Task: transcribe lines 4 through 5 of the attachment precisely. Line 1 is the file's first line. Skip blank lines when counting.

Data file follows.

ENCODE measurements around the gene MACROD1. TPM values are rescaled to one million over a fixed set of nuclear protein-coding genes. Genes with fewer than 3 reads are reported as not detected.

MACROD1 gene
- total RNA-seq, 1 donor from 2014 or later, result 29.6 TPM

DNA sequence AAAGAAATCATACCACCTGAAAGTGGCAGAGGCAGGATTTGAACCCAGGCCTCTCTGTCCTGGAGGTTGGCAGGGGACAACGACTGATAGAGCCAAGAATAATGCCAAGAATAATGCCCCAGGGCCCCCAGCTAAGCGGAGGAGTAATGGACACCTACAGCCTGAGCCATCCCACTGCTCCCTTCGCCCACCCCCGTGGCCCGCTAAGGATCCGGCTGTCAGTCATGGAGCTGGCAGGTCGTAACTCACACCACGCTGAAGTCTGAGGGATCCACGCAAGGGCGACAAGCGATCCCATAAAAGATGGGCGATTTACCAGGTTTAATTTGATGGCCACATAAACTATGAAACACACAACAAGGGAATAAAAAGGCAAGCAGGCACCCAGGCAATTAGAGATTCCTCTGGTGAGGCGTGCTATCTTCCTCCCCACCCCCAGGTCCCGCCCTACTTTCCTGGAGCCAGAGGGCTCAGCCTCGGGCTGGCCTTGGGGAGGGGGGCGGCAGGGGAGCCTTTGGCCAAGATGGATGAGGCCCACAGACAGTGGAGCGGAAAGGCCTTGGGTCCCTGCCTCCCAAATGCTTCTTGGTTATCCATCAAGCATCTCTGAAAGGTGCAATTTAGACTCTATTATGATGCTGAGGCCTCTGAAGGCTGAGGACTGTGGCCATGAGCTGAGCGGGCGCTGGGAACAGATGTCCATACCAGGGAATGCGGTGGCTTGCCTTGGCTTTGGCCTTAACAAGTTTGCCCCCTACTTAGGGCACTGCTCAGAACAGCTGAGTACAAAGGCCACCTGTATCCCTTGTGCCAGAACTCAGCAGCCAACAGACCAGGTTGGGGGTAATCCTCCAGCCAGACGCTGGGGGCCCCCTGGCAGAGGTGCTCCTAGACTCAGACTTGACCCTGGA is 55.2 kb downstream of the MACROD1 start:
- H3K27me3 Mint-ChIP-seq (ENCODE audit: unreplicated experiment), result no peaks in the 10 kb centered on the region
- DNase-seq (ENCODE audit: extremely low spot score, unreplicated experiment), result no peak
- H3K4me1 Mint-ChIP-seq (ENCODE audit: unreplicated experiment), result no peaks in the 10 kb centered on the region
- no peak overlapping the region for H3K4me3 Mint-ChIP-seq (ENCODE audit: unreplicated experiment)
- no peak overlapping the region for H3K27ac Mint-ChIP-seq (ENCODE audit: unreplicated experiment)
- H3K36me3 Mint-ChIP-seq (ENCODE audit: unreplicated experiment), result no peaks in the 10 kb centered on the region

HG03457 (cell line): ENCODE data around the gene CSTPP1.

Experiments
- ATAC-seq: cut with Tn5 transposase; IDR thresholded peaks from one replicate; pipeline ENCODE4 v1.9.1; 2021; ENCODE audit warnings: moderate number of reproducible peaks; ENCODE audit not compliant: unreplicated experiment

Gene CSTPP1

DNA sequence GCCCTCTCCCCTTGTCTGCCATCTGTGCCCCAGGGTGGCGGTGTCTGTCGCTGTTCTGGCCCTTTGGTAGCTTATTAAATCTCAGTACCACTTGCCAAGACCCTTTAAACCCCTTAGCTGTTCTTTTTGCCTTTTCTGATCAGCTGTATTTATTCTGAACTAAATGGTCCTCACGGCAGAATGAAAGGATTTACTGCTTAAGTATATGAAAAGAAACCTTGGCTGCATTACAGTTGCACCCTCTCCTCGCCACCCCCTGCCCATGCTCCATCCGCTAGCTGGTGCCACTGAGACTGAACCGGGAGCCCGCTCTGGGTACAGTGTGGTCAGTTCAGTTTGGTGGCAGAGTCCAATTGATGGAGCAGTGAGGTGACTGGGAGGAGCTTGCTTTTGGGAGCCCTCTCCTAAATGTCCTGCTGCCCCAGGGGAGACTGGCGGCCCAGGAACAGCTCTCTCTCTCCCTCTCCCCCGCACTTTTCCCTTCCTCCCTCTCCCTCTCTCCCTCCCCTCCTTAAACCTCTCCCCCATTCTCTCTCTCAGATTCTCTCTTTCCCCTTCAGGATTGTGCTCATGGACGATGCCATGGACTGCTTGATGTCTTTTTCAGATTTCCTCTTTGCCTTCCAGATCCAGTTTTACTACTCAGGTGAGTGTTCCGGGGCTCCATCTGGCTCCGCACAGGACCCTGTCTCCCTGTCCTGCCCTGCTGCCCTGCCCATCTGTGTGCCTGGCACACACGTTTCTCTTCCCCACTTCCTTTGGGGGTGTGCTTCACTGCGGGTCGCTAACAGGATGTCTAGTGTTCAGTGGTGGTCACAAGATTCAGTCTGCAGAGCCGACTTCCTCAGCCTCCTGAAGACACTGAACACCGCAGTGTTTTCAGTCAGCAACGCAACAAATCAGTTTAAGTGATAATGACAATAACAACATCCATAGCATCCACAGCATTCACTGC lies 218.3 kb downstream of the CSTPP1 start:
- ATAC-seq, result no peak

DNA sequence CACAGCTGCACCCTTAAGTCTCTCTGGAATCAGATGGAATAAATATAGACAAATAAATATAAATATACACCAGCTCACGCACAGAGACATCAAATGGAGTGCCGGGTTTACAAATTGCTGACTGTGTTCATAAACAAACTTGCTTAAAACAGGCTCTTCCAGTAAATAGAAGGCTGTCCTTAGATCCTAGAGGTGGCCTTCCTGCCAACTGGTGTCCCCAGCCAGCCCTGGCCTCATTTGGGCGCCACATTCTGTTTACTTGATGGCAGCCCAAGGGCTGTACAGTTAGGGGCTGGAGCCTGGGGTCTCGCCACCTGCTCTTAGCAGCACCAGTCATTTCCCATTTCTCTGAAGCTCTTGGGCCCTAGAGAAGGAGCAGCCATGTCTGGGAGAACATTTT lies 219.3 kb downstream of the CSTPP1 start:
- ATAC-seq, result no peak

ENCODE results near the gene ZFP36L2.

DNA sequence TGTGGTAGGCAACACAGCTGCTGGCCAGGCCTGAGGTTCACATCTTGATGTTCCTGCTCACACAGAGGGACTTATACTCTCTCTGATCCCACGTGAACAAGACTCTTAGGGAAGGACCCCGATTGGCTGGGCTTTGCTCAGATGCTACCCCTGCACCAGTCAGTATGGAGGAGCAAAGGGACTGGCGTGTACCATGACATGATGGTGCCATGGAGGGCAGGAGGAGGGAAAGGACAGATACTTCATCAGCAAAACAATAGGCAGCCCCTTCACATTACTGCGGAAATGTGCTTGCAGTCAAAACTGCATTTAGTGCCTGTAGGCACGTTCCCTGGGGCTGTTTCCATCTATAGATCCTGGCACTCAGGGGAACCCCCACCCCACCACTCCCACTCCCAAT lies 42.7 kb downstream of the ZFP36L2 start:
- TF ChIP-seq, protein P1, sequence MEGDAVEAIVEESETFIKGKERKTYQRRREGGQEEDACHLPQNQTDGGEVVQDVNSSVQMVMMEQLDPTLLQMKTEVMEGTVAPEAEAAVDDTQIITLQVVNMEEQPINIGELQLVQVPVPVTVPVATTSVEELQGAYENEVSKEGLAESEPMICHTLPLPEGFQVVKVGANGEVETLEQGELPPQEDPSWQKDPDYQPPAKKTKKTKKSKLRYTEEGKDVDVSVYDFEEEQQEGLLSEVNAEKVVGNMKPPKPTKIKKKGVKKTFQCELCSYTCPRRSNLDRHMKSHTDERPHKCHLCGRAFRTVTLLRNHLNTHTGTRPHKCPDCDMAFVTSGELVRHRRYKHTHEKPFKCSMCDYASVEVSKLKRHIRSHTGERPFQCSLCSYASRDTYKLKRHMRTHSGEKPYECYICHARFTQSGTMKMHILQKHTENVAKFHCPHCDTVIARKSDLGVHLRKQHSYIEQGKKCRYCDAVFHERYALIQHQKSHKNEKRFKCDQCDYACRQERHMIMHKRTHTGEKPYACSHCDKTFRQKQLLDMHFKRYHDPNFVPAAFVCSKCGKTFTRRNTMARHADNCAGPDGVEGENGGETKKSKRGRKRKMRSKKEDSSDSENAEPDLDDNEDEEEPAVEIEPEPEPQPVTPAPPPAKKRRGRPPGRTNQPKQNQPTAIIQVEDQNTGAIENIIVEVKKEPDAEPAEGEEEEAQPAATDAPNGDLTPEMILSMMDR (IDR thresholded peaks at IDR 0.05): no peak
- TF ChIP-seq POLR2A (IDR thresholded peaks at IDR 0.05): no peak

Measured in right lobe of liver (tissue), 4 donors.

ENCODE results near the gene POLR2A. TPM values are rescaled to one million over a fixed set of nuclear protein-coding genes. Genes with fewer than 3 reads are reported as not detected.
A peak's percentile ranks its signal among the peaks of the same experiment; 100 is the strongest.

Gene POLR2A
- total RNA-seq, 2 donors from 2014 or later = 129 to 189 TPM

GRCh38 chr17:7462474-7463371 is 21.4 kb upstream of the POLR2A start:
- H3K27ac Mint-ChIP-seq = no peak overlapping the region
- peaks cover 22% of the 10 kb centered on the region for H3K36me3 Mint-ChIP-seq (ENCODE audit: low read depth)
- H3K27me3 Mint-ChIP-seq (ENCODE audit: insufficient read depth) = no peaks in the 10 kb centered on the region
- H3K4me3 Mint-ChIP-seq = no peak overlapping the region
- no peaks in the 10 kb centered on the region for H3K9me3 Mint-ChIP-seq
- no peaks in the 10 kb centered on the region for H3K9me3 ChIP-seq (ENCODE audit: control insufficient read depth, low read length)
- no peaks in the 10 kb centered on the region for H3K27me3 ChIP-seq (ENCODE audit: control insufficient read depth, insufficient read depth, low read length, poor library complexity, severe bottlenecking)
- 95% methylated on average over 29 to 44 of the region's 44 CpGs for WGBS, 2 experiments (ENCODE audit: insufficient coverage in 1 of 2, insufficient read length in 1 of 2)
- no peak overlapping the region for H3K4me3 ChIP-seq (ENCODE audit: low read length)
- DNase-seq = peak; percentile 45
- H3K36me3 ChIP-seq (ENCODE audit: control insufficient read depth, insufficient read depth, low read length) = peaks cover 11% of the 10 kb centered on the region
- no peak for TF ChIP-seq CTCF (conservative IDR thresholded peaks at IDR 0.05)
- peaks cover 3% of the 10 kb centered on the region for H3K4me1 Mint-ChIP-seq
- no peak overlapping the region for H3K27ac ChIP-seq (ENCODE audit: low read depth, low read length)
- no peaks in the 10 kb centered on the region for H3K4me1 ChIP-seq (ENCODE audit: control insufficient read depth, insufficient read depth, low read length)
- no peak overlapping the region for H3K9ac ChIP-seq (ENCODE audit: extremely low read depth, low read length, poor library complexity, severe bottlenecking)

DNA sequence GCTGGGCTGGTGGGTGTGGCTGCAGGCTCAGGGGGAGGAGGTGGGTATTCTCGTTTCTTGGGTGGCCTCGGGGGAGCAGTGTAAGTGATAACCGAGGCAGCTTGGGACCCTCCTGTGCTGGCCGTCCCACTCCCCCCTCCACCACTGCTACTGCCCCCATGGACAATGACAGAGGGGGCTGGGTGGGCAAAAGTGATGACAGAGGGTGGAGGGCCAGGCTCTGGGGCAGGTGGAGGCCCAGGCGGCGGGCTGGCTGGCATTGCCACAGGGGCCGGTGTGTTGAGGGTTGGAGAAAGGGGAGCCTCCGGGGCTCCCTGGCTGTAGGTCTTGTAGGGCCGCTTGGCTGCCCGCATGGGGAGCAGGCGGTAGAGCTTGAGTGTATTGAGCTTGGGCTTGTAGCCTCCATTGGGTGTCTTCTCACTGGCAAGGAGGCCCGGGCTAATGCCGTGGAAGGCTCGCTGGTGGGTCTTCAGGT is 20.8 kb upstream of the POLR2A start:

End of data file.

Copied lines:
DNA sequence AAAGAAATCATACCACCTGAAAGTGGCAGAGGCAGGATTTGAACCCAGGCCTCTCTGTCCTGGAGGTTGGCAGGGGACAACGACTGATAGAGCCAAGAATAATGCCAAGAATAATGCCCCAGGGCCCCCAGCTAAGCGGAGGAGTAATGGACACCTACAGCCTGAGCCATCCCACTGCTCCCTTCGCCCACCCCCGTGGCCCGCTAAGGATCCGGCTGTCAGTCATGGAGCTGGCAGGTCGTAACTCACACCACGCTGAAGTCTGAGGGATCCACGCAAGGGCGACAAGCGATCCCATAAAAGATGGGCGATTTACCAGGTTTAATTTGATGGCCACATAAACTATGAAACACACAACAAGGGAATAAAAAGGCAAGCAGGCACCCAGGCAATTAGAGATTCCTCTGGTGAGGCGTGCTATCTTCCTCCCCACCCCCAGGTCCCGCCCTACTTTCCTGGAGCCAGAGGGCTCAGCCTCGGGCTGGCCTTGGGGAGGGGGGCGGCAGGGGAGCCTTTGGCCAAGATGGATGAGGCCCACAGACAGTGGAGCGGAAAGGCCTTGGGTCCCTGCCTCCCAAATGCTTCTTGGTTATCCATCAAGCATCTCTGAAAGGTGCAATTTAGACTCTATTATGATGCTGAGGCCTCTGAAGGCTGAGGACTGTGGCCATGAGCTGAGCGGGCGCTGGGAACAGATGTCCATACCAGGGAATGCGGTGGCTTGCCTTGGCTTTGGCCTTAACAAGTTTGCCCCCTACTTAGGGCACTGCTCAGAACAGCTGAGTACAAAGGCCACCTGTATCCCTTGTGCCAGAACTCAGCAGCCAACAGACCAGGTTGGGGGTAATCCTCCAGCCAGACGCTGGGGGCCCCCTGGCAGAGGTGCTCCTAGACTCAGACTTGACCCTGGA is 55.2 kb downstream of the MACROD1 start:
- H3K27me3 Mint-ChIP-seq (ENCODE audit: unreplicated experiment), result no peaks in the 10 kb centered on the region